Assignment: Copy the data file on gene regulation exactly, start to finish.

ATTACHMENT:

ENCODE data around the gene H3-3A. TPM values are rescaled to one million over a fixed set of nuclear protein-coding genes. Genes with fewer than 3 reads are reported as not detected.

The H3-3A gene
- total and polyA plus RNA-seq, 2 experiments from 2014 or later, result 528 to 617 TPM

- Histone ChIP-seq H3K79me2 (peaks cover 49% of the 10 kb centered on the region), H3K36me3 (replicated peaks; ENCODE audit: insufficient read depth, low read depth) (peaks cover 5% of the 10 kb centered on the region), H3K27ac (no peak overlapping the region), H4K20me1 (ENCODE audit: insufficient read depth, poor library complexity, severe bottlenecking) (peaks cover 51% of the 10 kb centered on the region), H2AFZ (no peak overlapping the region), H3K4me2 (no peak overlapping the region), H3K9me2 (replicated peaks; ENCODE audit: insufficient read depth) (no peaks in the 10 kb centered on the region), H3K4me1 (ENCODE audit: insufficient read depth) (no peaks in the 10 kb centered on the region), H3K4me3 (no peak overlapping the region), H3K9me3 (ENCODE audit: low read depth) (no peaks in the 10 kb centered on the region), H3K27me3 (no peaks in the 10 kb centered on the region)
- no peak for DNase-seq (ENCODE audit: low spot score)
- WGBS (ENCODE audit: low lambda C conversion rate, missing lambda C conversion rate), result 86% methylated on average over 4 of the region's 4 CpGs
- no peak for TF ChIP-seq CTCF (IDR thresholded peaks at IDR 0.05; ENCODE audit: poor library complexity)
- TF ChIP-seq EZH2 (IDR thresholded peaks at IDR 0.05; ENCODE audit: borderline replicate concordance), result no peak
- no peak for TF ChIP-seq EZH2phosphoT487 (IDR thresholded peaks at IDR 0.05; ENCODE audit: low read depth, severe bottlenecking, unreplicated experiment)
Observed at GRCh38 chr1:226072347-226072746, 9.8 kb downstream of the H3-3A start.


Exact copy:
ENCODE data around the gene H3-3A. TPM values are rescaled to one million over a fixed set of nuclear protein-coding genes. Genes with fewer than 3 reads are reported as not detected.

The H3-3A gene
- total and polyA plus RNA-seq, 2 experiments from 2014 or later, result 528 to 617 TPM

- Histone ChIP-seq H3K79me2 (peaks cover 49% of the 10 kb centered on the region), H3K36me3 (replicated peaks; ENCODE audit: insufficient read depth, low read depth) (peaks cover 5% of the 10 kb centered on the region), H3K27ac (no peak overlapping the region), H4K20me1 (ENCODE audit: insufficient read depth, poor library complexity, severe bottlenecking) (peaks cover 51% of the 10 kb centered on the region), H2AFZ (no peak overlapping the region), H3K4me2 (no peak overlapping the region), H3K9me2 (replicated peaks; ENCODE audit: insufficient read depth) (no peaks in the 10 kb centered on the region), H3K4me1 (ENCODE audit: insufficient read depth) (no peaks in the 10 kb centered on the region), H3K4me3 (no peak overlapping the region), H3K9me3 (ENCODE audit: low read depth) (no peaks in the 10 kb centered on the region), H3K27me3 (no peaks in the 10 kb centered on the region)
- no peak for DNase-seq (ENCODE audit: low spot score)
- WGBS (ENCODE audit: low lambda C conversion rate, missing lambda C conversion rate), result 86% methylated on average over 4 of the region's 4 CpGs
- no peak for TF ChIP-seq CTCF (IDR thresholded peaks at IDR 0.05; ENCODE audit: poor library complexity)
- TF ChIP-seq EZH2 (IDR thresholded peaks at IDR 0.05; ENCODE audit: borderline replicate concordance), result no peak
- no peak for TF ChIP-seq EZH2phosphoT487 (IDR thresholded peaks at IDR 0.05; ENCODE audit: low read depth, severe bottlenecking, unreplicated experiment)
Observed at GRCh38 chr1:226072347-226072746, 9.8 kb downstream of the H3-3A start.